Whether from robots, aliens or zombies, humanity seems to be doomed. The zombie scene has practically taken over the entertainment industry, generating billions of dollars around the world, but where is the love for the cybernetic enslavement or extermination of mankind? Enter Binary Domain, a game brought to you by Sega’s Yakuza Team (who ironically is doing a zombie spin-off title for Yakuza), where the world is chaos after a crazed man reveals himself to be a robot. Japanese company Amada has advanced artificial intelligence to a new age by breaking a clause in the Geneva code. They’ve created and infected the world with artificial life forms (aka robot beings) disguised as humans. Flesh and blood, steel and solder. Put together your international superstar solider line-up and prepare yourself for an illustrative epic.
If you’ve seen Binary Domain before (or checked out our exclusive footage below) there isn’t much to say about the gameplay. It feels like your run of the mill third person shooter. You aim, shoot, dash and bash. You can get into cover, blind fire, and…well, you get the picture. If you’re familiar with games like Gears of War or even Vanquish (although at a much slower pace), you’ll be right at home with this squad-based shooter. You can even use a headset to command your party members or respond to their questions and statements.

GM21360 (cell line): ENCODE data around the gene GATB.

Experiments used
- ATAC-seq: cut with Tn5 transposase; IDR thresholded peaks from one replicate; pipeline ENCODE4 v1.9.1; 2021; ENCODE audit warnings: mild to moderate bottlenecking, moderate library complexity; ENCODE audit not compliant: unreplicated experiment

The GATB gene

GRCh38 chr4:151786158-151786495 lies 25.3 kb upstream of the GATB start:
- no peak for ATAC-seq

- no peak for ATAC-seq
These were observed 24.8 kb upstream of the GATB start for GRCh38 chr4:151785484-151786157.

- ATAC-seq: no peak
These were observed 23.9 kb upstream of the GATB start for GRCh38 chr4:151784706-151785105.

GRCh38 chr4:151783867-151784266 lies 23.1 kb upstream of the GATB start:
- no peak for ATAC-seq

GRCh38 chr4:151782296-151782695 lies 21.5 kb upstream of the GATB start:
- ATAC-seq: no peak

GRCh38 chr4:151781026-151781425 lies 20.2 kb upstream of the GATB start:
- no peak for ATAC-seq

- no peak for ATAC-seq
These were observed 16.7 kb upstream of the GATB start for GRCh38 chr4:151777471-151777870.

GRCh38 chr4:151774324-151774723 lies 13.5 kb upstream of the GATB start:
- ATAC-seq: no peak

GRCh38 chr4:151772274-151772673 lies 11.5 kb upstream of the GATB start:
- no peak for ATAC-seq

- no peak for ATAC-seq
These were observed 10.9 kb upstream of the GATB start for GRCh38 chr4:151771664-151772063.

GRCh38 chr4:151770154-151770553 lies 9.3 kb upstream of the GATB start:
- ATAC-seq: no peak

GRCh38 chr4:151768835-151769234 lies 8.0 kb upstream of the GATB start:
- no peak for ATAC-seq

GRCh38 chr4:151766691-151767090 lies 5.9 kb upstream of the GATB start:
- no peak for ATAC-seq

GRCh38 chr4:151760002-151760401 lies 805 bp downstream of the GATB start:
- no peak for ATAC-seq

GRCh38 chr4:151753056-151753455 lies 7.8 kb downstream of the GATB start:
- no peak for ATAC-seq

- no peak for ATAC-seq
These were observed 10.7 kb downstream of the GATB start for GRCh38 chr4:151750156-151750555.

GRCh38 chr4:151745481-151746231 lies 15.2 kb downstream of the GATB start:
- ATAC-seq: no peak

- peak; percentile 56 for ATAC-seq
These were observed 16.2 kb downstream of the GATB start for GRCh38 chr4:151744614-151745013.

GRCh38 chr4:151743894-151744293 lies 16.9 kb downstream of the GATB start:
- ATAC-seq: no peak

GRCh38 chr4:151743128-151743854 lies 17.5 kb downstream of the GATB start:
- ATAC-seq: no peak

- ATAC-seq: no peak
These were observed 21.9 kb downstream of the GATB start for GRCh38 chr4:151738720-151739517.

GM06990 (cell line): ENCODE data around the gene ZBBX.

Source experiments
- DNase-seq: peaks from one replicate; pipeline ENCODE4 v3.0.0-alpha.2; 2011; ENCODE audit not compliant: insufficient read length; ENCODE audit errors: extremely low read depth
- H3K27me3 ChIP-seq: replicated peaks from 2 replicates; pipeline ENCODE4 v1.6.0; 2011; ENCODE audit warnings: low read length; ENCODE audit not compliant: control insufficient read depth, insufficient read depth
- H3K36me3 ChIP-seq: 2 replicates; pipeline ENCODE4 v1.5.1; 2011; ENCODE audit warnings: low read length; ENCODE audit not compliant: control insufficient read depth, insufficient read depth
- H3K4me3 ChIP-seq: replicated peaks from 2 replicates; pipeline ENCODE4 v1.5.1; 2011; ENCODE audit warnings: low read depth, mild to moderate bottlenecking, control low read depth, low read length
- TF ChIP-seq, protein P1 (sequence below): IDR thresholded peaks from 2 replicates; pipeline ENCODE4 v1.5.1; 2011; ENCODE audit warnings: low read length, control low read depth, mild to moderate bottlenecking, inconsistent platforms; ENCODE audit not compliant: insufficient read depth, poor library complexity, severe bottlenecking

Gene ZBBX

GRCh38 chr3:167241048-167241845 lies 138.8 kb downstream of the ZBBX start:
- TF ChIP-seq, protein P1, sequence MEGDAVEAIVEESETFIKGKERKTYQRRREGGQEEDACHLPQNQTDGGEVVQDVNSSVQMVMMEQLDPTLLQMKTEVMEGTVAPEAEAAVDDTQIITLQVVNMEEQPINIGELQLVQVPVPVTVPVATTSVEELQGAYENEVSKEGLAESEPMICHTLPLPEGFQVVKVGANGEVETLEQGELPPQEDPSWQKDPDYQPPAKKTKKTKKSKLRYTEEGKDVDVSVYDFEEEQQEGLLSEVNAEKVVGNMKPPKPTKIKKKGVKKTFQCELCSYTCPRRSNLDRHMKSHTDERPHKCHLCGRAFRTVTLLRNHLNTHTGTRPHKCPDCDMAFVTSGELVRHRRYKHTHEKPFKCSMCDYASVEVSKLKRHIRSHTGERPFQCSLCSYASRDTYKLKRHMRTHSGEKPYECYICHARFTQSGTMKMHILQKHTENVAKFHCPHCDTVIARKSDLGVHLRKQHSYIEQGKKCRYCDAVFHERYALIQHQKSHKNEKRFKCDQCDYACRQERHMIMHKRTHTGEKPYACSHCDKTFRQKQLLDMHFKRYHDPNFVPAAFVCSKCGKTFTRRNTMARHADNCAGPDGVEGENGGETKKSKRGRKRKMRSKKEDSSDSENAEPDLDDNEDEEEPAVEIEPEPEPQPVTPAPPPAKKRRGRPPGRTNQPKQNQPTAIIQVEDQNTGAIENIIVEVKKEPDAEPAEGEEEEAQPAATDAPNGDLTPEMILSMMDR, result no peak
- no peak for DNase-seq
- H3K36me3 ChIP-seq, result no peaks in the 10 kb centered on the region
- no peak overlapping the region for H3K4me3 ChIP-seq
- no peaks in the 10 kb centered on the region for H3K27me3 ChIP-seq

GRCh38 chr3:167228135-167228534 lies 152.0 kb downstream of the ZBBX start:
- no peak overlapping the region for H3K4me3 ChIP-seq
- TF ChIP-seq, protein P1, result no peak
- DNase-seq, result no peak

There was little focus on consequence in the build we played, with teammates simply disliking or frowning over your choice. Combining specific allies and picking what they want to hear could lead to boosting their respect for you, but choose poorly and it can go either way. Otherwise it is implied your choices can lead to alternate fates for each of your teammates and how you are treated in the heat of battle or during pinnacle moments in the story. It’s similar to the branching conversation system Mass Effect establishes, but much more in-the-moment. Hell, you don’t even have to respond if you don’t want to. Picking different team members for each mission will open up different conversations and more rewarding moments.
There are a lot of interesting concepts at play here. Even though some of it feels familiar, it’s always satisfying. Binary Domain has all the potential of being a sleeper hit as there is nothing better than blood and steel.